The absence of competitive slates in today´s elections for the United Nations Human Rights Council undermined membership standards and deprived the General Assembly of the opportunity to elect the most qualified countries, the NGO Coalition for an Effective Human Rights Council said.
The election results for the 14 new Human Rights Council members were largely a foregone conclusion, as all five UN geographical regions for the first time put forward slates in which the number of candidates equaled the number of seats allotted to the region.
"The council elections have become a pre-cooked process that strips the meaning from the membership standards established by the General Assembly," said Peggy Hicks, global advocacy director at Human Rights Watch. "States serious about the role the council can play in promoting human rights should push for competitive slates in all regions, and should be willing to compete for a seat themselves."
Human Rights Council members are expected to "uphold the highest standards" of human rights and "fully cooperate" with the council under the General Assembly resolution that established the council. The NGO coalition had called for Angola, Libya, Malaysia, Thailand, and Uganda to take specific steps to improve their human rights records in advance of today´s election. The NGO coalition focused its attention on those five states based on the availability of direct research concerning the human rights situation in those countries and on the extent of human rights concerns identified.
The countries elected to the Human Rights Council today are Angola, Libya, Mauritania, and Uganda from the Africa Group; Maldives, Malaysia, Qatar, and Thailand from the Asia Group; Moldova and Poland from the Eastern European Group; Ecuador and Guatemala from the Latin America and Caribbean Group; and Spain and Switzerland from the Western European and Other Group. The Eastern European Group began the year with a competitive election, but Croatia withdrew its candidacy in February.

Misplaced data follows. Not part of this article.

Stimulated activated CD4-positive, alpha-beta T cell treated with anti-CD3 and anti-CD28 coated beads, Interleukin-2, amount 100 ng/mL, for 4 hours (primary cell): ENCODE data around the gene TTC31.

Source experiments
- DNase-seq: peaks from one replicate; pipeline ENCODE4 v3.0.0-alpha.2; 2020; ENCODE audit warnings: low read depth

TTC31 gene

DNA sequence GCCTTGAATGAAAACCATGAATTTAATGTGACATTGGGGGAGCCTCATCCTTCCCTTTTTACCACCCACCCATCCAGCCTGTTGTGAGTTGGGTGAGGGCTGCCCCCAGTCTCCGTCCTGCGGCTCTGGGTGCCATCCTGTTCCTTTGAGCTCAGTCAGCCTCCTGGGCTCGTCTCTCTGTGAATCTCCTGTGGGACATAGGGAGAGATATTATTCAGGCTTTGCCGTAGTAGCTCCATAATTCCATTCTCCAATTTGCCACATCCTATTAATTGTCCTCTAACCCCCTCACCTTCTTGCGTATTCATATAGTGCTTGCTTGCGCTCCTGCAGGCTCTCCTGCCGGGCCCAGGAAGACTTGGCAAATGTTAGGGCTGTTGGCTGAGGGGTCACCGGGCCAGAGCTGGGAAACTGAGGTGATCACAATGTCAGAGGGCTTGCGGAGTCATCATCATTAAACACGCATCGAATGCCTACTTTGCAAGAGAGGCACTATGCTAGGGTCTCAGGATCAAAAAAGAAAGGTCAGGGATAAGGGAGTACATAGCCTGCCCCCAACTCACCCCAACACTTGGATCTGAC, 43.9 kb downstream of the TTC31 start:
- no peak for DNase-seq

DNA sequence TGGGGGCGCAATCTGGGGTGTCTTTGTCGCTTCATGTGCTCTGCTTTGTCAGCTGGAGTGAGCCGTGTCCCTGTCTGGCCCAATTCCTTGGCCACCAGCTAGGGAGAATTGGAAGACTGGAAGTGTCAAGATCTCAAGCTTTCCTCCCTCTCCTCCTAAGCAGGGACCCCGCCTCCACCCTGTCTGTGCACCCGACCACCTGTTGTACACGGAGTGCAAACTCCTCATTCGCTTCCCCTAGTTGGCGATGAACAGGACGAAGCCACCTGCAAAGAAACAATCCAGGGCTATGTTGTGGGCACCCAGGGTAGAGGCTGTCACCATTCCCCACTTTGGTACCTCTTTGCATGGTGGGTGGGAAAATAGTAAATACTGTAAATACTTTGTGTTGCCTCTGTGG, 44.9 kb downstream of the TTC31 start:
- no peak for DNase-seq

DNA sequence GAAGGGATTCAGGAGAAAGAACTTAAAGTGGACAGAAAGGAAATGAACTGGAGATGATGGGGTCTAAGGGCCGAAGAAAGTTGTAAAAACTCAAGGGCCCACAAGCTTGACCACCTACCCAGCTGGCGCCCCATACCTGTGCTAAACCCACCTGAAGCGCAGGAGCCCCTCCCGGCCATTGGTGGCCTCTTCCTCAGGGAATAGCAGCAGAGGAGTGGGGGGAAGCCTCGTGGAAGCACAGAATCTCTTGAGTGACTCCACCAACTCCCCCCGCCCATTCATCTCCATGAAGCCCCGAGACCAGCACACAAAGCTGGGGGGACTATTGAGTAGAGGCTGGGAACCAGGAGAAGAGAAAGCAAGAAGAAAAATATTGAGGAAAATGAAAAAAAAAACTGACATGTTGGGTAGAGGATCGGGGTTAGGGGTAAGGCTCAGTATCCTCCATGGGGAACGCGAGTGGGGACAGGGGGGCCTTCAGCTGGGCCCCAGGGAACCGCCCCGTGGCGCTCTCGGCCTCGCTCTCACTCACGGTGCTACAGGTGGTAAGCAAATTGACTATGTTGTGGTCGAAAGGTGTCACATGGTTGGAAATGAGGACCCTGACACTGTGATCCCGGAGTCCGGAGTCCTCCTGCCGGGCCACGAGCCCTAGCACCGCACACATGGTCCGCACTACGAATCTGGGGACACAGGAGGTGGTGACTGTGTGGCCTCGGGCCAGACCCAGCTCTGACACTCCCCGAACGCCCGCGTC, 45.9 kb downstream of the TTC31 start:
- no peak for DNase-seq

The Asia Group also had a competitive election under way until Iran withdrew its candidacy in April in the face of mounting global opposition based on its record of serious human rights violations.
"Iran´s withdrawal showed that international pressure can improve the membership of the council, and demonstrated the importance of competitive elections for seats," said Bahey el-din Hassan, director of the Cairo Institute for Human Rights Studies (CIHRS).
Nongovernmental organizations have had an impact on the competitive election process each year, successfully opposing the election of Iran and Venezuela in 2006, Belarus in 2007, Sri Lanka in 2008, and Azerbaijan in 2009.
Substantial attention has been focused on the election of states with poor human rights records to the council, but too little notice has been given to the flaws in the election system itself, the NGO coalition said. The Latin American and Caribbean Group has had a closed slate every year after the council´s first elections in 2006. While Africa had a competitive slate last year, the rotation system that the African region uses virtually guarantees that states that do not meet the standards set for council membership will nonetheless become members. States with stronger human rights records in the region have been unwilling to challenge Africa´s standing practice of putting forward "closed" slates.
In addition to having a closed slate this year, the Western European and Others Group offered no competition in 2009, when New Zealand withdrew its candidacy after the United States entered the race.
"No region is well-served by a closed selection process that ignores the council´s membership standards," said Hassan Shire Sheikh, director of the East and Horn of Africa Human Rights Defenders Network. "States in each region with stronger human rights records deserve to be on the council and would represent their regions more effectively."
The states elected today will take their seats on the council on June 19, 2010. The NGO coalition called for newly elected states to take concrete steps to meet membership standards by that date. In particular, new members should respond immediately to all outstanding requests for visits by human rights experts appointed by the council.
"New members should welcome the council´s own rights experts, rather than ignoring or stalling their requests to visit," said Yap Swee Seng, executive director of Asian Forum for Human Rights and Development (FORUM-ASIA). "We are looking for each new member to take visible steps to address outstanding human rights concerns before they take their seats in June."